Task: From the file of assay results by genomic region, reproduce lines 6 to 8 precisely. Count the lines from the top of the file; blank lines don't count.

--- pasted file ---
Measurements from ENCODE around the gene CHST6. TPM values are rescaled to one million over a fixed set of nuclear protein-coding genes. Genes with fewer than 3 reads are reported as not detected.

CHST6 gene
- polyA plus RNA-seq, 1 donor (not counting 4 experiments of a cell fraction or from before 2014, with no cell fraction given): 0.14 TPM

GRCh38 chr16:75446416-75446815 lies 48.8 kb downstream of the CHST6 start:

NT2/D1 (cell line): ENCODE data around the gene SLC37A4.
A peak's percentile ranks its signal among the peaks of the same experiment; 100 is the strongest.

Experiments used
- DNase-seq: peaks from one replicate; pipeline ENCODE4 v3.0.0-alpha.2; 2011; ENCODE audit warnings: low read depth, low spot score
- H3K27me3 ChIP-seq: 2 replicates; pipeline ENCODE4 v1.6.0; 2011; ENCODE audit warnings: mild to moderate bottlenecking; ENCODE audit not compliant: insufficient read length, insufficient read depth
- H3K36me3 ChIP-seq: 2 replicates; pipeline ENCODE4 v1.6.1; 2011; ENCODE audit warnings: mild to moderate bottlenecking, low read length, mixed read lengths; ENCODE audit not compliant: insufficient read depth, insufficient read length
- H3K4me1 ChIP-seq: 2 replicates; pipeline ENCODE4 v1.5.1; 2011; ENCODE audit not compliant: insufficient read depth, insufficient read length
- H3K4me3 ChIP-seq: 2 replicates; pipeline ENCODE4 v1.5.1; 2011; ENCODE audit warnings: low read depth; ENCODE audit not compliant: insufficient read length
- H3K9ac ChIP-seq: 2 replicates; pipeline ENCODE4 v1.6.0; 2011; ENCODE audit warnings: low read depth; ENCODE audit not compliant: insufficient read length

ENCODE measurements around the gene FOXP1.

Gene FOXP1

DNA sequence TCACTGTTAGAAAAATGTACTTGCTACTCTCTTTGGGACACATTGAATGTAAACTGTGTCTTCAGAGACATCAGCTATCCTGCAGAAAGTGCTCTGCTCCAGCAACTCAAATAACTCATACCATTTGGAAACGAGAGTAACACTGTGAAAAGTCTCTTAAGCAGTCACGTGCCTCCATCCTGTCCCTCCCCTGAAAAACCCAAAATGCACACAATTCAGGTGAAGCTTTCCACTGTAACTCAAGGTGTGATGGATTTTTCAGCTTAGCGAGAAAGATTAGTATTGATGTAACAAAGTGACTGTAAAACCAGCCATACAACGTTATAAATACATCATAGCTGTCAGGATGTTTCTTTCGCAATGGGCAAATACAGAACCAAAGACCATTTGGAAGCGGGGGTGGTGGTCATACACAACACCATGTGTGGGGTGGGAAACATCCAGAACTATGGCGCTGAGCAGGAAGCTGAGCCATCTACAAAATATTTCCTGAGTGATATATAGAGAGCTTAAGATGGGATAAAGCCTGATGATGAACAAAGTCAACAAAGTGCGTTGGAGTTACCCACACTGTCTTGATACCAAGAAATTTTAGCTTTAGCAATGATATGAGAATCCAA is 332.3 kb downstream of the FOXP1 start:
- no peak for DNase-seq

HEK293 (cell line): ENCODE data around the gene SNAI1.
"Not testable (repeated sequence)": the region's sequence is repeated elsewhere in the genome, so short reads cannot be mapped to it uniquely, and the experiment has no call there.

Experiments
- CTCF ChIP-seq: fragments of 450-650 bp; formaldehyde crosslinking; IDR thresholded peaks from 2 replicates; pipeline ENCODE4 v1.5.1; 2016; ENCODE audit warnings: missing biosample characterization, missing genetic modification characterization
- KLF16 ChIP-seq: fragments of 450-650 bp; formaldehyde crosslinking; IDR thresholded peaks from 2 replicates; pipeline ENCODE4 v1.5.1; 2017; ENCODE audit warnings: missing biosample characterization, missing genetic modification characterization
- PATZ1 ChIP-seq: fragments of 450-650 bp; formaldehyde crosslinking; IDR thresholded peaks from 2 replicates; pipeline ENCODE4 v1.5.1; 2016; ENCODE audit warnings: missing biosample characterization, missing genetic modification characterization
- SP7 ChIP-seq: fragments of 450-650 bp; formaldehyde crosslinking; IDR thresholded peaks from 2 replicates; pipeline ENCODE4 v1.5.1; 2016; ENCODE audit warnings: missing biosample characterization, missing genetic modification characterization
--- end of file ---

A peak's percentile ranks its signal among the peaks of the same experiment; 100 is the strongest.

Experiments used
- DNase-seq: peaks from one replicate; pipeline ENCODE4 v3.0.0-alpha.2; 2011; ENCODE audit warnings: low read depth, low spot score